I’ve been thinking about my father. Tomorrow is his birthday, and he would have been 86. He died 19 years ago, when he was only 67, of complications associated with Parkinson’s Disease, a tragic, crippling illness that had sapped his mobility and quality of life since his early 50s. His name was Donald Glen Parrett. My name, Dawna Lyn, was my parents’ way of naming their oldest child after him. I am like him in many ways, sharing his general temperament, his blond hair and blue eyes.
He was born in Los Angeles, and he spent his early years smack-dab in what is now the middle of downtown, near City Hall. Later, his family moved to the South Bay, where his father worked as a butcher for Safeway Market. My dad attended Redondo Union High School in the early forties. He played basketball and baseball, and was what people called a natural athlete, someone who excelled at any sport he tackled. I have a scrapbook full of newspaper clippings from those years that applaud his standout performances on the court and baseball field, and mention the steadiness and leadership qualities he brought to his teams.
Baseball was his game, and his real love. He played shortstop and batted cleanup, and led Redondo to several championships. After high school he signed a contract to play with the triple-A Indianapolis Indians, but a bout of rheumatic fever in spring training cut short his dreams of a career in the pros.
Then the War came, and he enlisted in the Navy and was shipped over to Pearl Harbor after the bombing. When he wasn’t working in a torpedo shop, he played baseball with the Islanders, representing the Ford Island Naval Air Base, flying on Navy planes throughout the islands for games. Dad was shortstop again, team captain, and his team won the Hawaiian Island Championship.
When he married my mother and the children came, he supported all of us, first as a cabinet maker, then as a cabinet designer and draftsman. He was a good father and an adoring, considerate husband, an example of goodness and fairness I appreciate and admire to this day.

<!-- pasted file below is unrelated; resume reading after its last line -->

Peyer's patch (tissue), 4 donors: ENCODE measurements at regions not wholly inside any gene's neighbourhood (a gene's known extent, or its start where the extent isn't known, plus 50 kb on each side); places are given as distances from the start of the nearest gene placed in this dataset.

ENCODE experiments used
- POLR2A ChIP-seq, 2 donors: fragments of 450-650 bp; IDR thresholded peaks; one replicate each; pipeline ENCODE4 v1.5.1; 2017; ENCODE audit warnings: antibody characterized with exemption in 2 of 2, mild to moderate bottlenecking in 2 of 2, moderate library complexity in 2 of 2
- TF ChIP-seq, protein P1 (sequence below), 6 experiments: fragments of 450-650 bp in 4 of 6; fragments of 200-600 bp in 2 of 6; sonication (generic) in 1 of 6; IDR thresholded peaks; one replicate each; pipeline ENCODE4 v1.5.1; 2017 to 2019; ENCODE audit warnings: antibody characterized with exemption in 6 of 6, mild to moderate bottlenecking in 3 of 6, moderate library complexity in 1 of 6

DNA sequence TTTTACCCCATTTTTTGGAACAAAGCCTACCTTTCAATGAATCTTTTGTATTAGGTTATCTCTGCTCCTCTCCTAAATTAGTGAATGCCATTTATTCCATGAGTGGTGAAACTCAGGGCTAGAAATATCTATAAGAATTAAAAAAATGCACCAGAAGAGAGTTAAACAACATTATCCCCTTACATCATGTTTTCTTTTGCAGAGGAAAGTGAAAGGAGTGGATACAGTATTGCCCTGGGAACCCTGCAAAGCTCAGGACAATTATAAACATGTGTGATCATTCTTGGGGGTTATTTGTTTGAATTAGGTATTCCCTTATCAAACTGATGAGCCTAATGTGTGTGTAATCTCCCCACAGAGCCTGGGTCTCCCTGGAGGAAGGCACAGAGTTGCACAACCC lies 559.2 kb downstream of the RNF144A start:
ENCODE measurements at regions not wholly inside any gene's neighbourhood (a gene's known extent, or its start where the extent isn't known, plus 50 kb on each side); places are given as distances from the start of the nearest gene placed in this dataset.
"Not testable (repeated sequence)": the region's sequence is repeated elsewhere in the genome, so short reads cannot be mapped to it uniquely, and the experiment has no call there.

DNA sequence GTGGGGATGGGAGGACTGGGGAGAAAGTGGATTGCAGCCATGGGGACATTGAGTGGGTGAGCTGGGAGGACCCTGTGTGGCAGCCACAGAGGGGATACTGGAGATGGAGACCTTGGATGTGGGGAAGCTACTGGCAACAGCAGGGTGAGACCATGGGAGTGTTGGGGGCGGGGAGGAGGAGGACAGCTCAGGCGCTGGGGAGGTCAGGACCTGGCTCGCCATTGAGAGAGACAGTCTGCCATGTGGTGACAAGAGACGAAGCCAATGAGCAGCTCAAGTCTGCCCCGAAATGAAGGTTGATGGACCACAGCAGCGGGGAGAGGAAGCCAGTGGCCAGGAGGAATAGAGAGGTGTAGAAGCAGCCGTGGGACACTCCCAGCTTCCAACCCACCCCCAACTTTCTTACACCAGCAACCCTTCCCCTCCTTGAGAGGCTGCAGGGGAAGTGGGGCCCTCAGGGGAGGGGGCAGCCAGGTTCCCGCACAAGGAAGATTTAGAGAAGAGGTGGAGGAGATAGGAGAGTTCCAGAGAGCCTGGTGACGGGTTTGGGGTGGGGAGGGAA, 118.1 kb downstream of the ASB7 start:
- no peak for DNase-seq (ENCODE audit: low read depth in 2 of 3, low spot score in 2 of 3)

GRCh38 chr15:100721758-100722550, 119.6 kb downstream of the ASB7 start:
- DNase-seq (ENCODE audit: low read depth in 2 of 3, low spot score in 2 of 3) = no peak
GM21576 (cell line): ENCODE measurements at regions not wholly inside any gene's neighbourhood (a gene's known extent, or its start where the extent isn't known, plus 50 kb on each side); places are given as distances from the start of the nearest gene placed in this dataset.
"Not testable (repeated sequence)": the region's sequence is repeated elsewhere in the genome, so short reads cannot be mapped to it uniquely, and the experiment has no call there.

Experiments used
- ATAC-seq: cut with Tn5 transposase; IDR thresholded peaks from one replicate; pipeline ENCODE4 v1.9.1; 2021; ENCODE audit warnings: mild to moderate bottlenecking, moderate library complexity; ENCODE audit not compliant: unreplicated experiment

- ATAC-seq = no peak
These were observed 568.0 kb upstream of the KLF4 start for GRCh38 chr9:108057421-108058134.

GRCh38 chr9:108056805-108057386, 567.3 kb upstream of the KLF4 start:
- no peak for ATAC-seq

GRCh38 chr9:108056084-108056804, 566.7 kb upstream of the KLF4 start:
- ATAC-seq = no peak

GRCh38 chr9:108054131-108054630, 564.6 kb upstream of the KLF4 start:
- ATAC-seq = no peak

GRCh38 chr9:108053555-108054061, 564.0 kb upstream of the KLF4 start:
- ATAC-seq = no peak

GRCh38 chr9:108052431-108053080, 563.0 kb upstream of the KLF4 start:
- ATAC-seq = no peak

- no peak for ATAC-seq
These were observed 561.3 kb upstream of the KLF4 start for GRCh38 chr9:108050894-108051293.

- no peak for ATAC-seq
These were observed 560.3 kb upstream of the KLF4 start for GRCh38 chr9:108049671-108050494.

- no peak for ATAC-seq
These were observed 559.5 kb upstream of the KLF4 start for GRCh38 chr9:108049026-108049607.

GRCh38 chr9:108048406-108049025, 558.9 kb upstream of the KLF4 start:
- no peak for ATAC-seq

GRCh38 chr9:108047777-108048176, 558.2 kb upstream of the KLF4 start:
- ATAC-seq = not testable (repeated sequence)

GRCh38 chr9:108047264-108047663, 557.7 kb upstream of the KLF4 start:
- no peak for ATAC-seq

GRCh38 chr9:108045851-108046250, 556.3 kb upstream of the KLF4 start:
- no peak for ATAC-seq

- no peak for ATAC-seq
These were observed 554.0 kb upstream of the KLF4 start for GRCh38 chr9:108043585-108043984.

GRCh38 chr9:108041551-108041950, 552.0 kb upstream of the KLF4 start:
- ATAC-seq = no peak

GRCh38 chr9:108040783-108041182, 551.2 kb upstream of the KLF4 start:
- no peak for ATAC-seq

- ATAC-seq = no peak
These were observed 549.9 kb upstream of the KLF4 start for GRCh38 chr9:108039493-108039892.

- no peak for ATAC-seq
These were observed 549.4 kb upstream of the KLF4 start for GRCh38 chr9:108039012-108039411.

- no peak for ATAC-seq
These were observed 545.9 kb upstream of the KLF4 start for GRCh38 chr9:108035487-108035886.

I have a memory of him from childhood that stays with me still because it had such a profound effect on my self-esteem at the time. It’s a memory connected with baseball…
“Show me how far you can hit the ball,” I challenged Dad that day in the park when I was ten. I hadn’t planned to say it. An impulse was all it was, a child’s rare curiosity to see her father as an individual, apart from his role as a parent.
Dad studied me for a moment, a look of amusement in his eyes, then he reached over and took the ball from my outstretched hand. He rested the bat against his shoulder as he positioned his body, scuffing little clouds of dust as his feet found their familiar stance. Then, in an instant, the toss, the coiled torso, the crack of wood against taut leather–a blur of sound and movement that stands out in movie-style slow motion in my headful of childhood memories.
I’m reminded of the movie The Natural when I recall the incident now: Robert Redford standing at the plate, the fans in the stands, the background soundtrack suspended in silent anticipation. Then Redford tears into the pitch, and it’s slow-mo, fast-mo, the whole laser light show–he pulled out all the stops.
My dad would have laughed at the comparison, being the modest man he was, and perhaps my memory of that day in the park has taken on larger-than-life proportions. Our memories can be highly subjective, sometimes tilted over-generously in favor of those we love. Who knows… I do remember that the experience gave me something to brag about in the school yard Monday morning:”You should see how far my dad can hit a baseball!” Beyond the opportunity to brag, that day in the park made me proud of who I was. My dad was someone special, and, by extension, so was I.
Dad was not a braggart! He spoke little about his athletic achievements. Frankly, he said little about anything relating to himself. When I became interested in family history, I sometimes found his reticence maddening. He would never let me interview him. When I tried to pin him down about writing something about his life, he brushed me off with, “Ah, don’t worry, Dawn, I’ll do it. You’ll see.”
He never did. How I wish he had.